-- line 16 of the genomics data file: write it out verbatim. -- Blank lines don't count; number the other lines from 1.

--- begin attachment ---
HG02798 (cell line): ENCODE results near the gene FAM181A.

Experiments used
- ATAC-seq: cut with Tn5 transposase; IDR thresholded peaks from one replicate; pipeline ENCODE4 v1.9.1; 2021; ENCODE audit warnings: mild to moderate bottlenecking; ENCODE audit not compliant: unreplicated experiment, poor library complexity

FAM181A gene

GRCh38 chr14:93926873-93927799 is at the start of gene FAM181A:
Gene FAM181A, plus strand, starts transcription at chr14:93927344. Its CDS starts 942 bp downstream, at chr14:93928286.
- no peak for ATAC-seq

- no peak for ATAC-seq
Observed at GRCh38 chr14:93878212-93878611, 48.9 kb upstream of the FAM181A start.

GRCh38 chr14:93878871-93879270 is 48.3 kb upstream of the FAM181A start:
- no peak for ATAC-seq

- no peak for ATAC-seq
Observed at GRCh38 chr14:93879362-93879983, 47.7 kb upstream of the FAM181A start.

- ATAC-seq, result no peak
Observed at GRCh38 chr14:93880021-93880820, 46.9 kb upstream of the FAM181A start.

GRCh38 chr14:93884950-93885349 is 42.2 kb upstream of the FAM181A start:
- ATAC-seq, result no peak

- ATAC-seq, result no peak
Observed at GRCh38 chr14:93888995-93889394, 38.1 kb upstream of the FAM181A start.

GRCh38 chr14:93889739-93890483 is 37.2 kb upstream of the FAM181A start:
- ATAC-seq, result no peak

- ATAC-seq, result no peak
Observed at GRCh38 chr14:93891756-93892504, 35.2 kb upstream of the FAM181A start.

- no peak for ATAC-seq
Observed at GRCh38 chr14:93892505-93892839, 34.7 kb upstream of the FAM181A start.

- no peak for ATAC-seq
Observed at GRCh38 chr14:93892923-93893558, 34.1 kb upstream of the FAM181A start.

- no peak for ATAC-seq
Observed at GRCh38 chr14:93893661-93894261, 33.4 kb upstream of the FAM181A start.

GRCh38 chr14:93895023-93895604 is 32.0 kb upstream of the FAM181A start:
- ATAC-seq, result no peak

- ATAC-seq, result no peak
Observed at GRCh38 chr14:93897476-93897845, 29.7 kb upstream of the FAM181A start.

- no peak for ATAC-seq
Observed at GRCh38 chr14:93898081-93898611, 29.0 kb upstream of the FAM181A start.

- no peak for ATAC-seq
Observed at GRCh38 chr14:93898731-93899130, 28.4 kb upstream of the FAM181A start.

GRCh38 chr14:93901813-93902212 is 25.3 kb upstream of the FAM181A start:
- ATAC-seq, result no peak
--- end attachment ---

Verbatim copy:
GRCh38 chr14:93884950-93885349 is 42.2 kb upstream of the FAM181A start: